Cardboard Miracles

In his new collection of poems, David Clewell hails the power of simple belief

"There's so much going on in the world that's nothing to laugh at/And he's not about to change the station this time." So ends David Clewell's latest collection of poems, The Low End of Higher Things. The poet is thinking of his father listening to Orson Welles' infamous War of the Worlds broadcast, and he is thinking of us, himself and history, too.

There's so much going on in Clewell's poems: invasions, conspiracies, bad trips, dreams, magic tricks, chemical reactions and family dinners at the House of Neptune restaurant. The poet spins the dial of his imagination and relays the voices of people looking for redemption from history's absurdities. The eccentric cast he assembles -- fortune-tellers, astronauts, assassins, visionaries, rock & rollers, CIA agents on acid -- are, in the end, all poets. Caught in the madness and ecstasy of their moments, they crave meaning. In "the ecstatic hum of morning traffic," in "that last dangerous curve" of a lover's back, in stacks of comic books or record albums, in daily work and in enduring memories, they find that the "simple act of showing up," of simply believing, can amount to magical resilience -- or, as he phrases it in a poem, "cardboard miracles."

"Many of the characters that appear in the poems," Clewell explains from his office at Webster University, "are those who honestly believe in one thing or another, whether it's out-on-the-fringe stuff -- flying saucers, psychic stuff -- or just quietly, in love or mercy, abstract things that end up just as real."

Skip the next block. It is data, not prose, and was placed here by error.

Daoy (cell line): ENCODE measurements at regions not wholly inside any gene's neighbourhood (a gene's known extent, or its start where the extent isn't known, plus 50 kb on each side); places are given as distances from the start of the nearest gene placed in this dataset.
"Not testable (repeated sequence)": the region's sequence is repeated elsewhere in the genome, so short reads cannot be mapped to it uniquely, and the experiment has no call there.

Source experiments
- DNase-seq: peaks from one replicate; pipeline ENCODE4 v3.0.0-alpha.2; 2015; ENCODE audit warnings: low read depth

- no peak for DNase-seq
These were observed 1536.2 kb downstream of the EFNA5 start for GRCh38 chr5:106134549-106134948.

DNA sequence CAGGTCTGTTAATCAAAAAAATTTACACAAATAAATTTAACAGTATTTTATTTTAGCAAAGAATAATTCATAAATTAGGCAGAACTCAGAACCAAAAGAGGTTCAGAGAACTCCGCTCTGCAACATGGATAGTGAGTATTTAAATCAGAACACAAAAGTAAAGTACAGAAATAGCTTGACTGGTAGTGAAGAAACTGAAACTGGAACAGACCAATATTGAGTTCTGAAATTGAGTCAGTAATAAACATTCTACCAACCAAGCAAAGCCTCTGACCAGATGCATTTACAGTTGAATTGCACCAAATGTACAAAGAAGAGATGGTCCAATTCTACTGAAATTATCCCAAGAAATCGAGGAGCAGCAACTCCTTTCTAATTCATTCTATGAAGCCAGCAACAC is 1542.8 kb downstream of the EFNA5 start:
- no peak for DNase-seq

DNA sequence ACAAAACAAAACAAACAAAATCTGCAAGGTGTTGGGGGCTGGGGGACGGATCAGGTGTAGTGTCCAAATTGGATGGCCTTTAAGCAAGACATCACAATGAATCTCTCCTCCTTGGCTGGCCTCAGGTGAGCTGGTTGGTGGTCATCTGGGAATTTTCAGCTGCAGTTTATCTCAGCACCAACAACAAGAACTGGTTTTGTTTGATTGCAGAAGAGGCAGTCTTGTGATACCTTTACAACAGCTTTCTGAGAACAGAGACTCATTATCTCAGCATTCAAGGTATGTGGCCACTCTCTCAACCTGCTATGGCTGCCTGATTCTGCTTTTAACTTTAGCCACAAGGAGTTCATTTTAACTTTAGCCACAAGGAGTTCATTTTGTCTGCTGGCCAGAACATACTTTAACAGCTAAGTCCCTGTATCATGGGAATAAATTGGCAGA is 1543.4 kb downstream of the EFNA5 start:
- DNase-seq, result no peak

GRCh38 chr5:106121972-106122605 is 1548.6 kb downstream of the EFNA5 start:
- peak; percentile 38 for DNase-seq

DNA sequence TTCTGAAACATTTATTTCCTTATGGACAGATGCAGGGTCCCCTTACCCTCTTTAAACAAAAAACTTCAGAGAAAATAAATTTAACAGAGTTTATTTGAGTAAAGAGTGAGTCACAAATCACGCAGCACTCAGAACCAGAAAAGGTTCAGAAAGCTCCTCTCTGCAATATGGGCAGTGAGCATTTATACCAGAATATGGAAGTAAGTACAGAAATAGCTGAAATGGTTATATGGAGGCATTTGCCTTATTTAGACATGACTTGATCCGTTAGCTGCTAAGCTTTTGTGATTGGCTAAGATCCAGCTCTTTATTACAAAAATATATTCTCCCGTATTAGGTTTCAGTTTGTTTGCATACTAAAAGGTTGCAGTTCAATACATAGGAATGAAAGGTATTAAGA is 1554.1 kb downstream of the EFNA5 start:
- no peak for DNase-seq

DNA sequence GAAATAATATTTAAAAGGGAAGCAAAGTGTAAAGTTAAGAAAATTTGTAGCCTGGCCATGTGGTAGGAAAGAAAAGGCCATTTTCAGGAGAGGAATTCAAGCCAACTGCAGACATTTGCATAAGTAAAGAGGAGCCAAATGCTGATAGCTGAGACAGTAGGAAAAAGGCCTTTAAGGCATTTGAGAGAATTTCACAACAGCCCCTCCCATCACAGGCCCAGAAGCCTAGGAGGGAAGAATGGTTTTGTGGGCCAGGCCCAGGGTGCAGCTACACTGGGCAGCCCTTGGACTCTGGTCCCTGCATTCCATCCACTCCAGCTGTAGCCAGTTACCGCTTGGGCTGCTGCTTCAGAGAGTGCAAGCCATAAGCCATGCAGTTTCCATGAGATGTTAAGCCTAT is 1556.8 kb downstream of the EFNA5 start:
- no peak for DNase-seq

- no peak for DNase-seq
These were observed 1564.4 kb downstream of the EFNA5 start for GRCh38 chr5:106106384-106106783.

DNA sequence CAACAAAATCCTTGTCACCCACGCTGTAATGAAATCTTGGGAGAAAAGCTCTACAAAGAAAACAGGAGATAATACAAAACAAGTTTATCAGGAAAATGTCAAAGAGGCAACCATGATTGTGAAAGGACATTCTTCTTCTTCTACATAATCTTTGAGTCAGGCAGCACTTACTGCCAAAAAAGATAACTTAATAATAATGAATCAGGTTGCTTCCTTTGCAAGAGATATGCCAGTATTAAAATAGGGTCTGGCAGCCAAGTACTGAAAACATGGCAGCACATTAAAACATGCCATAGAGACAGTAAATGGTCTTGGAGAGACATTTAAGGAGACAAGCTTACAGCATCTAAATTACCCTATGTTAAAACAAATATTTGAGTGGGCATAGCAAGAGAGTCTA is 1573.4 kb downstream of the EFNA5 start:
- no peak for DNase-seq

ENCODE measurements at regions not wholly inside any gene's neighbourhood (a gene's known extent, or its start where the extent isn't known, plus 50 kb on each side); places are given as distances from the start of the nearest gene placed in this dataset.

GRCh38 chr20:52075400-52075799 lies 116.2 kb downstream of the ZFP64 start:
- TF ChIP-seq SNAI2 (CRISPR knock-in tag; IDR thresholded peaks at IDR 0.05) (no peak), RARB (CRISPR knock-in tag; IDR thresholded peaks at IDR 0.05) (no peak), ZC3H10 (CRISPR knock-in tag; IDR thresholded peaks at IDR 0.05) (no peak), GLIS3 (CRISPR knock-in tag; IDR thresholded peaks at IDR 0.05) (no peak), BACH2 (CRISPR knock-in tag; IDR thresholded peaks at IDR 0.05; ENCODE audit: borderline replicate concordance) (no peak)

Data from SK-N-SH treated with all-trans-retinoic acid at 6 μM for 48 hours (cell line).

David Clewell
Jennifer Silverberg
David Clewell

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Clewell composed The Low End of Higher Things over the past nine years, a decade that saw the appearance of his last two collections, Jack Ruby's America and The Conspiracy Quartet. His political preoccupations and generous temperament have remained constant; his voice has continued to ripen and deepen. "Obviously we're not talking about chapters in a novel," Clewell says of his latest book's structure. "But my ideal reader would read it from beginning to end. When I'm working on individual poems, I'm not thinking about where this or that poem would be in the book. I think of it as a movement. I get a couple of things that anchor the book, and where they reappear is significant. But it's really nothing mystical."

With lines that unravel with the rhythm of everyday speech and lines that ring with prophetic cadences, Clewell's poems reach beyond slices of past and present life. "I want them to be more than just historical time capsules," he says. "Even as I'm going down the rabbit hole and doing some research, I find that you really can't make these things up. You can just tone them down." Like a magical realist, Clewell may draw on facts which are so much stranger than fiction, but he never forsakes the mysteries of imagination and language, those essential tools of a good poet's craft.

As a teacher, writer and reader, Clewell also never forgets his audience. "I tend to read poems that, if I were sitting in the audience, I think I could follow," he says. "With a narrative poem, not just some endless, lyrical, belly-button-gazing thing -- at least I hope not -- there will be a thread to follow. People in town will know a bit more what I'm up to, but when I'm on the road, I will sometimes say, 'These are not haiku.'"

 
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